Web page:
Chappaqua Girl With Rare Blood Disorder Holds Out Hope for Transplant

Like millions of other high school seniors through the generations, Rebecca Bachenheimer was looking forward to life as a college student.

She made it through the balance of her junior year at the outset of the pandemic and was excited to be graduating from Horace Greeley High School.

Rebecca Bachenheimer of Chappaqua is awaiting a bone marrow and stem cell transplant to help her recover from severe aplastic anemia.
Rebecca Bachenheimer of Chappaqua is awaiting a bone marrow and stem cell transplant to help her recover from severe aplastic anemia.

But in May, when she should have been counting down the dwindling number of high school days and preparing for her freshman year at Connecticut College, Bachenheimer was suffering from fatigue, completely out of character for the 17-year-old.

“Rebecca was just extremely tired and so we called her doctor who told us to go in and just get a regular blood test, and when the blood counts came back, the doctor called us and said we’re going to the emergency room at NewYork-Presbyterian now,” said her mother, Doria.

Rebecca was diagnosed with severe aplastic anemia, a rare but potentially life-threatening condition where the bone marrow fails to produce adequate red and white blood cells. It also results in a failure to produce platelets, which inhibits a person’s ability to clot. There’s also a sharp increase in the chance for infections and unexplained bruising, among other symptoms.

The rare condition affects fewer than 20,000 people in the U.S. each year, according to the Mayo Clinic.

On Saturday, Sept. 18, in hopes of helping Rebecca find a match for a stem cell and bone marrow transplant and raise awareness for signing up more people to be potential life-saving donors, the family is holding a drive-through event for Be the Match at New Castle Community Day.

Anyone between the ages of 18 and 44 can register with Be the Match to get a quick cheek swab. It takes 10 minutes and people can remain in their car or get the swab at the Be the Match table at Community Day.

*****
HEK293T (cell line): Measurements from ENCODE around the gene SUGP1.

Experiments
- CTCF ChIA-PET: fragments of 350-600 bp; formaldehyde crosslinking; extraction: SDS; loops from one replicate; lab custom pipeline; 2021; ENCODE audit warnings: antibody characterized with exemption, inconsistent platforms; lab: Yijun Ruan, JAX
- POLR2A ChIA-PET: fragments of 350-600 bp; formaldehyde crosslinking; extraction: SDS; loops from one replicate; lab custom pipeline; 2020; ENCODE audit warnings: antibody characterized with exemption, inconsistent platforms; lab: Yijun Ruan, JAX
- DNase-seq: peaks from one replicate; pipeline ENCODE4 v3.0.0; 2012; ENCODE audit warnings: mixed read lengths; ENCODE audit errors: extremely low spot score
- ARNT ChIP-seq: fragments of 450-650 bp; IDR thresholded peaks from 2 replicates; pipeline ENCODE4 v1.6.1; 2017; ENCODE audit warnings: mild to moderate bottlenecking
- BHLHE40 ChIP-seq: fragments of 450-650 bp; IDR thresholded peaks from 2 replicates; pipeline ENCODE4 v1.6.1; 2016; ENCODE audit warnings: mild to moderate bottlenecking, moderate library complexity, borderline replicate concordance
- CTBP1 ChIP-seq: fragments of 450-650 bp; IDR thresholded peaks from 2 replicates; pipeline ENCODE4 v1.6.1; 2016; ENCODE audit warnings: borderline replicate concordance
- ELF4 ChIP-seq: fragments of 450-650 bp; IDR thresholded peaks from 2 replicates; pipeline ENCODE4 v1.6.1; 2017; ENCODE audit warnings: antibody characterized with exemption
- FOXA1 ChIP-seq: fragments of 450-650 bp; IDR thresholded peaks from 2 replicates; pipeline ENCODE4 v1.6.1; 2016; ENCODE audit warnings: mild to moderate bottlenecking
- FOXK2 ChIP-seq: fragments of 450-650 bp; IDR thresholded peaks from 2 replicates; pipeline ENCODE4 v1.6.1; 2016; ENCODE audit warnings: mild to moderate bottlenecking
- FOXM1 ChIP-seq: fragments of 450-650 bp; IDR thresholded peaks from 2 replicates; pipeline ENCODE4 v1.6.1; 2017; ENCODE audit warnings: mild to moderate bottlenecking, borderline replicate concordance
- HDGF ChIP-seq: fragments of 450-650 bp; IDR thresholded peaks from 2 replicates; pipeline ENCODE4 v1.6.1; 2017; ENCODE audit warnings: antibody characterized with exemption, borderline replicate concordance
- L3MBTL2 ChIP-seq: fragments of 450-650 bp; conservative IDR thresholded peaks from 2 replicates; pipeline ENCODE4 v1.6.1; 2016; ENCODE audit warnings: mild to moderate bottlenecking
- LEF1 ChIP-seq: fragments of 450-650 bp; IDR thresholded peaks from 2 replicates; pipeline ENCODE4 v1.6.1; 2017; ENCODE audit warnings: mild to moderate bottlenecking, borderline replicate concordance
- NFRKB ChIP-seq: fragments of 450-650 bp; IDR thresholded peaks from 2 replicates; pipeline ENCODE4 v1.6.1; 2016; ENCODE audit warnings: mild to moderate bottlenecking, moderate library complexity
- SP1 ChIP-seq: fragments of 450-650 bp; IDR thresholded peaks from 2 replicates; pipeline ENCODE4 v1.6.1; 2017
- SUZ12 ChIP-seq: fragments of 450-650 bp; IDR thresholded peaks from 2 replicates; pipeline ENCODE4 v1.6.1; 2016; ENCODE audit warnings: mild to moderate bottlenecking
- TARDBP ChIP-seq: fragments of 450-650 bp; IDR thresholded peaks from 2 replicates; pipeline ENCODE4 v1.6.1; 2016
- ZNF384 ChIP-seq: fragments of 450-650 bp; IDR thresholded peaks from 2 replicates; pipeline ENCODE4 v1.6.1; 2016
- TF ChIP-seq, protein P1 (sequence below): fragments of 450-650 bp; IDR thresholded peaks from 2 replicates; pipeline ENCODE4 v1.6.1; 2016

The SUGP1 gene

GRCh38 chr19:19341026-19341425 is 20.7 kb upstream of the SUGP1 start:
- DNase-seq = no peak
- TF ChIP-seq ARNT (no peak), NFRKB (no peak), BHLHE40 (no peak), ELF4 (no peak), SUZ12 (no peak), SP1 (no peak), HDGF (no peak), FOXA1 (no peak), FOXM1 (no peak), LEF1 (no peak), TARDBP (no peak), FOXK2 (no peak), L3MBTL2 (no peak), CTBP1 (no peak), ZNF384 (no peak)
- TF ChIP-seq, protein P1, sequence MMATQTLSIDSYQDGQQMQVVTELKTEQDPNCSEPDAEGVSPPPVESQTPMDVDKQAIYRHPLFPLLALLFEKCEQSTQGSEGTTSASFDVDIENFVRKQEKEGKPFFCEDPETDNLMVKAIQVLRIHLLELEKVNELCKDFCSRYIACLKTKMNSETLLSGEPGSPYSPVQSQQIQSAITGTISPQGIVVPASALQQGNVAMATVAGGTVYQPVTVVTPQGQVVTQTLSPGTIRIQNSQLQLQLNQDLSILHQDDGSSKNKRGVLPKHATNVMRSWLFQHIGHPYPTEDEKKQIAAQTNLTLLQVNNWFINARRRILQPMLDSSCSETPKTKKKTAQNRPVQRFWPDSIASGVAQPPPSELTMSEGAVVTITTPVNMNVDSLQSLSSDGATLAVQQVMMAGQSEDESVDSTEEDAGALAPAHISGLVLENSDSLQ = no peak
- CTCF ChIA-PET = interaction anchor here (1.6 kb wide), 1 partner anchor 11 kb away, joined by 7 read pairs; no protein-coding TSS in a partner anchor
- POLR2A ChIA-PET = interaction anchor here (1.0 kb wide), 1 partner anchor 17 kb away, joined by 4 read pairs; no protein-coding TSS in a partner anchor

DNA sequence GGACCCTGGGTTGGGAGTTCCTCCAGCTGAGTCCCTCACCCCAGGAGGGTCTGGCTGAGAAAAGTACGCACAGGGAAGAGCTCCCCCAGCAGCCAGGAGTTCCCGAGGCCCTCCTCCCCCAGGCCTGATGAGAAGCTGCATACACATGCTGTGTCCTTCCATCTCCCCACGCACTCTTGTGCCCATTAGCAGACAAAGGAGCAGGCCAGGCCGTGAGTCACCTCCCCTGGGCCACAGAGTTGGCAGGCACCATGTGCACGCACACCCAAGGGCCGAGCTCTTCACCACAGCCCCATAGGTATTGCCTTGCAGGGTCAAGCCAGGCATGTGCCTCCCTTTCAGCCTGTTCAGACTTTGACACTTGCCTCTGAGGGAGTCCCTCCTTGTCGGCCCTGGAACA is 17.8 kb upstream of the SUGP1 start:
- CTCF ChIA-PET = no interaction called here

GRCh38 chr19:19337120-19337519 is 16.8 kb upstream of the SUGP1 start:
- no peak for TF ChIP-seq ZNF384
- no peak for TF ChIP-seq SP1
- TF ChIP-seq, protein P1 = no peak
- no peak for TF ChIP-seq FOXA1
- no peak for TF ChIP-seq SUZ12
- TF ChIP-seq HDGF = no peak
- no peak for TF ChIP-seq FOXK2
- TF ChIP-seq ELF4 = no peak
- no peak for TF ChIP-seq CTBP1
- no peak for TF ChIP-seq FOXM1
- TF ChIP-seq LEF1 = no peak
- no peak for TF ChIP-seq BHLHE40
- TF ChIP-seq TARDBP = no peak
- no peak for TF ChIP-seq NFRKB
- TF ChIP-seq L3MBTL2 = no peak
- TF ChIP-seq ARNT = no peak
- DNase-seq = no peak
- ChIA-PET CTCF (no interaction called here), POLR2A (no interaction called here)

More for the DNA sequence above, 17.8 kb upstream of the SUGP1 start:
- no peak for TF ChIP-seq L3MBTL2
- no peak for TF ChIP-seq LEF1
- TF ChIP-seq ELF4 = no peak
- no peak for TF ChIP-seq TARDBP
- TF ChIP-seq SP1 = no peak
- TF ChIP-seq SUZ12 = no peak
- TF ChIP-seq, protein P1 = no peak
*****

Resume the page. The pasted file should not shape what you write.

Doria Bachenheimer said there are more than 70 diseases, including blood cancers, where someone can be helped.

“We’re all inundated with causes that ask us for money,” she said. “You can’t always contribute money, and there’s not a lot you can do, but if you’re willing to do a cheek swab, you can go on the registry and perhaps you’ll be needed, and depending on which type of treatment you match for, it can be a matter of one or two hours.”

Both Doria and her husband, Bruce, were tested, but like a lot of parents, they each have only 5 of the 10 criteria needed to be a match. To be suitable, 10 out of 10 are needed.

The most likely matches are full siblings, materials from the Mayo Clinic stated, but Rebecca is the couple’s only child.

“As much as we want a match for Rebecca, we also feel very, very fortunate because she has received excellent care,” Doria said. “We live in an area that has amazing hospitals; we’ve gotten stellar care at NewYork-Presbyterian at the pediatric units at Morgan Stanley Children’s Hospital where she needs to go for weekly transfusions.”

Rebecca is currently on an alternate medical treatment, which is a combination of immunosuppressants, she said. The family is hopeful that will work, even though it has a lower success rate than a bone marrow transplant.

It’s been a difficult year-and-a-half for Rebecca and her parents, as they take every precaution possible because of COVID-19. She’s had to take a gap year from college and can’t go for walks because if she falls and gets a nick or a scratch, it can turn into a serious event. She hasn’t seen her friends or her grandparents in over a year, fearing the risk of infection, although Rebecca makes good use of FaceTime.

Despite the situation, Doria said they feel blessed that she and her husband both have understanding employers who allow them to take the time they need to tend to their daughter – and that Rebecca is determined.

“She’s very focused on getting better, so that helps a lot, but also she’s tired and a little bit tired of living with her current situation,” Doria said. “At 17, you want to be going to college.”

The Sept. 18 drive-through Be a Match event can be accessed through the Washington Avenue entrance to the Chappaqua train station. The drive-through and the table at Community Day will be open from 10 a.m. to 2 p.m.

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